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Calponin 2

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CNN2
Available structures
PDBOrtholog search: PDBe RCSB
Identifiers
AliasesCNN2, calponin 2
External IDsOMIM: 602373 MGI: 105093 HomoloGene: 3215 GeneCards: CNN2
Gene location (Human)
Chromosome 19 (human)
Chr.Chromosome 19 (human)[1]
Chromosome 19 (human)
Genomic location for CNN2
Genomic location for CNN2
Band19p13.3Start1,026,586 bp[1]
End1,039,068 bp[1]
Orthologs
SpeciesHumanMouse
Entrez
Ensembl
UniProt
RefSeq (mRNA)

NM_201277
NM_001303499
NM_001303501
NM_004368

NM_007725

RefSeq (protein)

NP_001290428
NP_001290430
NP_004359
NP_958434

NP_031751

Location (UCSC)Chr 19: 1.03 – 1.04 Mbn/a
PubMed search[2][3]
Wikidata
View/Edit HumanView/Edit Mouse

Calponin 2 is a protein that in humans is encoded by the CNN2 gene.

The CNN2 gene is located at 19p13.3 in the human chromosomal genome,[4] encoding the protein calponin 2. Calponin 2 is one of the three isoforms of calponin and an actin filament-associated regulatory protein with wide tissue distributions. Human calponin 2 is a 33.7-kDa protein consisting of 309 amino acids with an isoelectric point (pI) of 7.23. Accordingly, it is also known as neutral calponin.

Evolution[edit]

Figure 1: Evolutionary lineage of vertebrate calponin 2 deduced from alignment of amino acid sequences.

Calponin isoforms are conserved proteins whereas calponin 2 has diverged from calponin 1 and calponin 3 mainly in the C-terminal variable region. Phylogenetic lineage of calponin 2 showed that calponin 2 is conserved among mammalian species but more diverged among amphibian, reptile and fish species (Fig 1).

Tissue distribution[edit]

CNN2 is expressed in a broader range of tissue and cell types, including developing and remodeling smooth muscle as well as adult mature smooth muscle,[5] epidermal keratinocytes,[6] fibroblasts,[7] lung alveolar cells,[8] endothelial cells,[9] myeloid white blood cells,[10] platelet,[11] B lymphocyte,[12][13] and myoblasts.[14] These cell types can be classified as a) cells that are physiologically under high mechanical tension (e.g., smooth muscle in the wall of hollow organs, epithelial and endothelial cells), b) cells that have high rates of proliferation (e.g., myoblasts), and c) cells that are actively migrating (e.g., fibroblasts and macrophages). Therefore, the tissue distributions of calponin 2 imply its potential role in regulating cytoskeleton functions and cell motility.[15]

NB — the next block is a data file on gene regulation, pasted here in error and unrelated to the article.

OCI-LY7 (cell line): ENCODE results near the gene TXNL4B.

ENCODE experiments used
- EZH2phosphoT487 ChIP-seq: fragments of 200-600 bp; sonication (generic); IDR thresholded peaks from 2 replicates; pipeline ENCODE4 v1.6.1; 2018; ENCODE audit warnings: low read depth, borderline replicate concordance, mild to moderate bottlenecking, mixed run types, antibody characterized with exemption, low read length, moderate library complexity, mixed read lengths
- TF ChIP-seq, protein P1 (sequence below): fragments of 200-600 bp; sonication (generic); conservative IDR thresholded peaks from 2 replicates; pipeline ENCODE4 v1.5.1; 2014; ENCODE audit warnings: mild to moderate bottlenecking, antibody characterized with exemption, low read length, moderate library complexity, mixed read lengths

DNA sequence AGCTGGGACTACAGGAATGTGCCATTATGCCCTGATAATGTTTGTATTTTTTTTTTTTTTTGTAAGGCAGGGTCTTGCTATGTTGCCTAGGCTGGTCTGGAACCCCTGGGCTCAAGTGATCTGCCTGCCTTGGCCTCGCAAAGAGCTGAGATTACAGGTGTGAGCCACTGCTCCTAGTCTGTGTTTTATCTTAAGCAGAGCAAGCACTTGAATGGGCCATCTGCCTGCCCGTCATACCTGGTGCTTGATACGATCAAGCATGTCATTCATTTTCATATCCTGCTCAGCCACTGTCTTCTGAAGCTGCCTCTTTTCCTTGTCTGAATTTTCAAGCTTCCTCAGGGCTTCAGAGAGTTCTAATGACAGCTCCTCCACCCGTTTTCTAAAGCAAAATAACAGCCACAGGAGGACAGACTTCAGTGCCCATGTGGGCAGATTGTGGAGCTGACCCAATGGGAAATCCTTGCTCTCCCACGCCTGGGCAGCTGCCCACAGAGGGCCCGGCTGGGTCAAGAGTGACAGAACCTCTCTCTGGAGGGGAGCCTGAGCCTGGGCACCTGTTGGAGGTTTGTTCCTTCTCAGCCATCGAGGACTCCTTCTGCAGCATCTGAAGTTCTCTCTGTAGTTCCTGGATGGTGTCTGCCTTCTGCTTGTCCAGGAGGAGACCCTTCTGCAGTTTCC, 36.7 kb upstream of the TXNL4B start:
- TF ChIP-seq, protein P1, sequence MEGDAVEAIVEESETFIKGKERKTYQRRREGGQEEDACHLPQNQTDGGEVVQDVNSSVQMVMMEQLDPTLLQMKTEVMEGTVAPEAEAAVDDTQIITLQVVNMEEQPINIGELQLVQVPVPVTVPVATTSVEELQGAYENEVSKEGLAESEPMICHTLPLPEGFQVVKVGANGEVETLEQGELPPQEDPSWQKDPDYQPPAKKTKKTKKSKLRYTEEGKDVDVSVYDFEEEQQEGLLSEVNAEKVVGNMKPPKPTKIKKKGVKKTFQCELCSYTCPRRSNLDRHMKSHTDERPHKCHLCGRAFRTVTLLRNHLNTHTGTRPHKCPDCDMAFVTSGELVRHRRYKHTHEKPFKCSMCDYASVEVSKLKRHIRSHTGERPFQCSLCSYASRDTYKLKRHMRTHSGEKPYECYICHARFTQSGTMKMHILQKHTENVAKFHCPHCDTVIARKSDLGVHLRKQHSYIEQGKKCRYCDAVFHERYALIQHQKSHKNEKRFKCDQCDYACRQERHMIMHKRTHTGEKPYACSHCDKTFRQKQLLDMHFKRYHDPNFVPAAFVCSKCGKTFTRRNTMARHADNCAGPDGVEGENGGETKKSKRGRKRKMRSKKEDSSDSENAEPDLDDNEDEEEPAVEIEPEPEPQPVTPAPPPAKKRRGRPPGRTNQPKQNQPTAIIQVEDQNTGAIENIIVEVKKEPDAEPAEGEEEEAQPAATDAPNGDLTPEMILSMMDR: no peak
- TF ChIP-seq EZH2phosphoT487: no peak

Interaction with other proteins[edit]

Figure 2. Proteins interacting with calponin. Calponin binds actin filaments through two actin-binding sites (ABS1 and ABS2), tropomyosin via the N-terminal CH domain, and gelsolin via the region of actin-binding sites. Calponin interacts with microtubules through the region including the actin-binding sites and the repeating motifs and with desmin through the region from N-terminal domain to the end of actin-binding sites. The segment of amino acids 144-182 in calponin interacts with myosin. In the presence of Ca2+, calmodulin and S100 bind calponin at the region of actin-binding sites and reverse calponin’s inhibition of myosin MgATPase. An N-terminal 22-kDa fragment of calponin interacts with phosphatidylserine and phosphatidylinositol. *The interaction between calponin and caldesmon is controversial.